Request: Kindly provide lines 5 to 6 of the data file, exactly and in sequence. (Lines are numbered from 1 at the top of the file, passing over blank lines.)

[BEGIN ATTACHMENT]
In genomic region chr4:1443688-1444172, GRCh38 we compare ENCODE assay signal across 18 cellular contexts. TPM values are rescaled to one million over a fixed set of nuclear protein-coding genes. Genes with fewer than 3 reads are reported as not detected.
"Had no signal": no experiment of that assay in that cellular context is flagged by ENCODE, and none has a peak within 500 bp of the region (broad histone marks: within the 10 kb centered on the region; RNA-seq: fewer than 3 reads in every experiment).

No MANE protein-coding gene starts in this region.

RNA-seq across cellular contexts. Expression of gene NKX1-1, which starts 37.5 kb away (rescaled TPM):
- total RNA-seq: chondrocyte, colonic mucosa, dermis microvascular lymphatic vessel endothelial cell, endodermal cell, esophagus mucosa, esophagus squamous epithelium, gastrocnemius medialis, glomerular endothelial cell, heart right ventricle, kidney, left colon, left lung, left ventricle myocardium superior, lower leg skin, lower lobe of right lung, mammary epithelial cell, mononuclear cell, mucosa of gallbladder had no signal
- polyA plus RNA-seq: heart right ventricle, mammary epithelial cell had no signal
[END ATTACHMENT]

- total RNA-seq: chondrocyte, colonic mucosa, dermis microvascular lymphatic vessel endothelial cell, endodermal cell, esophagus mucosa, esophagus squamous epithelium, gastrocnemius medialis, glomerular endothelial cell, heart right ventricle, kidney, left colon, left lung, left ventricle myocardium superior, lower leg skin, lower lobe of right lung, mammary epithelial cell, mononuclear cell, mucosa of gallbladder had no signal
- polyA plus RNA-seq: heart right ventricle, mammary epithelial cell had no signal